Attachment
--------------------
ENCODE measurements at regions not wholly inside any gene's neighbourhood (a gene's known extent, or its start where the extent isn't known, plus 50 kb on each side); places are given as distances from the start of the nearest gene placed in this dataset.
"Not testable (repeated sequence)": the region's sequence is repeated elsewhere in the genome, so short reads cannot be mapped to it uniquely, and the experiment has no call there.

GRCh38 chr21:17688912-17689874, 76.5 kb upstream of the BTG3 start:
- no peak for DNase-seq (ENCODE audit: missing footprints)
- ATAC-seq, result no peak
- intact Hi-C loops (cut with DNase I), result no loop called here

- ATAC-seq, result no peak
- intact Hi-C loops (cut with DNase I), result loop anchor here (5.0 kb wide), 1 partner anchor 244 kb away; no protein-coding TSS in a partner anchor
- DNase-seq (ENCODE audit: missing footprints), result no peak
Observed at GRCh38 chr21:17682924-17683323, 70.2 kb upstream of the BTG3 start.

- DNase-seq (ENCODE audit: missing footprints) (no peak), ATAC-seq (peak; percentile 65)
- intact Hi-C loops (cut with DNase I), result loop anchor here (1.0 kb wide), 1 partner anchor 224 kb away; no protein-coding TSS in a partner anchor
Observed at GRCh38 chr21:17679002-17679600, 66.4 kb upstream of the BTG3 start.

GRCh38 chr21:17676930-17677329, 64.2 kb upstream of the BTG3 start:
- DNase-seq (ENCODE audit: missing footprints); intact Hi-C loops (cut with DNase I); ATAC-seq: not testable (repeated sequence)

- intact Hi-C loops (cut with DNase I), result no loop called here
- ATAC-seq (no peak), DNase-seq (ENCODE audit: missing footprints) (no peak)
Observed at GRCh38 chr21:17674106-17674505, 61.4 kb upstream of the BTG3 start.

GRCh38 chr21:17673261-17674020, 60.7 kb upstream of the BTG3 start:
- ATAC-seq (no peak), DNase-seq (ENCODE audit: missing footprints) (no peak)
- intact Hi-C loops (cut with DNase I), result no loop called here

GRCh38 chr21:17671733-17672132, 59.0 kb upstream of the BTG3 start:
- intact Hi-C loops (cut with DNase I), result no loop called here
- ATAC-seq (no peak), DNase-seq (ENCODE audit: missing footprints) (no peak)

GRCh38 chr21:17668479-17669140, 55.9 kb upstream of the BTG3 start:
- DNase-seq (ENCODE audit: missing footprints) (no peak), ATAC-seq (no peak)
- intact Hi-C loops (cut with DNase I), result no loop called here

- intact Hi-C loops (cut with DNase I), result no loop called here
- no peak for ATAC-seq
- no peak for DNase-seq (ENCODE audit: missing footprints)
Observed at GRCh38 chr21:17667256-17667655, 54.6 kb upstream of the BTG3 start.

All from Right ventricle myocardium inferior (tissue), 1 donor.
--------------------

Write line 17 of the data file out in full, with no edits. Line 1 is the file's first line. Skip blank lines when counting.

- ATAC-seq (no peak), DNase-seq (ENCODE audit: missing footprints) (no peak)